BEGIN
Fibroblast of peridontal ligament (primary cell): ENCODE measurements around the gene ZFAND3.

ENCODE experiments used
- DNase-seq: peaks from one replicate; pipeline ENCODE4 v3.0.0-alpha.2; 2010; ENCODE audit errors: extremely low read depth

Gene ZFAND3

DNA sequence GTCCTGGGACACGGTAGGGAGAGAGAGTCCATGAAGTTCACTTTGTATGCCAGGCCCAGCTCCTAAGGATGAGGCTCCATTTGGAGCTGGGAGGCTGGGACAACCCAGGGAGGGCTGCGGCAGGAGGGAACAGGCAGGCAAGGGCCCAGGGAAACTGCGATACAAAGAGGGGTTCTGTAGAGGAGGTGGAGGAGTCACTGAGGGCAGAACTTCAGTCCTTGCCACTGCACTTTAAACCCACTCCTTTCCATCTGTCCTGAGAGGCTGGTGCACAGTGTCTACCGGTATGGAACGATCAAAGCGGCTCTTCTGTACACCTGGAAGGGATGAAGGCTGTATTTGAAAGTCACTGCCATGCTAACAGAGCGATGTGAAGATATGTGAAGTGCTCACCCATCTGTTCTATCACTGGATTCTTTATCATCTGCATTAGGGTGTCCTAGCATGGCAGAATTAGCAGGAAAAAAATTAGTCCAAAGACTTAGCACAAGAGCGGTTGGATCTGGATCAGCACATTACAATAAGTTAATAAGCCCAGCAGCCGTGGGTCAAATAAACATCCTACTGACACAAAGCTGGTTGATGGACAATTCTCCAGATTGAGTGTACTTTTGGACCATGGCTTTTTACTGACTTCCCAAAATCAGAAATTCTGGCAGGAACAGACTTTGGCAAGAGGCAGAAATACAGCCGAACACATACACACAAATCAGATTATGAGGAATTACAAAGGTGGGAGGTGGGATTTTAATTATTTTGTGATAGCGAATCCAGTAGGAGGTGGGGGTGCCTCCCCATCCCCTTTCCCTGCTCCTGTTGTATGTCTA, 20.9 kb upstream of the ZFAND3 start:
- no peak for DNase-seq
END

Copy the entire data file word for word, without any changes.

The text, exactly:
Fibroblast of peridontal ligament (primary cell): ENCODE measurements around the gene ZFAND3.

ENCODE experiments used
- DNase-seq: peaks from one replicate; pipeline ENCODE4 v3.0.0-alpha.2; 2010; ENCODE audit errors: extremely low read depth

Gene ZFAND3

DNA sequence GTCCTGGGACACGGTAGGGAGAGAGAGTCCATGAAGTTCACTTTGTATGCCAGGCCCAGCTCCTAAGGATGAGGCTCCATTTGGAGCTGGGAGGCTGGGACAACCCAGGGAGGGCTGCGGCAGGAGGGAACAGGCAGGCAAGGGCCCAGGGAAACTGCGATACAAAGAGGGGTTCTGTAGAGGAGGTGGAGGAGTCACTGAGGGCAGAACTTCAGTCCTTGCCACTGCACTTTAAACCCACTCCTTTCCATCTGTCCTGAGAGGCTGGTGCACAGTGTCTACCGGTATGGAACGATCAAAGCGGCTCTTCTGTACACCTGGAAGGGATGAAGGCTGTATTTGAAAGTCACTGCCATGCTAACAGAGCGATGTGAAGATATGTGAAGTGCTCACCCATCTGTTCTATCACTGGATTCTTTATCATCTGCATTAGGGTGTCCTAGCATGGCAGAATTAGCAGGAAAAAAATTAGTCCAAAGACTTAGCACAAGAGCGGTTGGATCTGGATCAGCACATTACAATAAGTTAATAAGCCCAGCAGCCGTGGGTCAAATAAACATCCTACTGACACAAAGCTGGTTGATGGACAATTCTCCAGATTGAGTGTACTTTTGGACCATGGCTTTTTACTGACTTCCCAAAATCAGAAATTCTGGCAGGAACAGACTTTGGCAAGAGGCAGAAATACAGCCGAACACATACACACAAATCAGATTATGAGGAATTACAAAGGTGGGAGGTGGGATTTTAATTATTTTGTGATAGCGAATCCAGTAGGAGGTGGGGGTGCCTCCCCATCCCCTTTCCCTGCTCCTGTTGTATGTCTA, 20.9 kb upstream of the ZFAND3 start:
- no peak for DNase-seq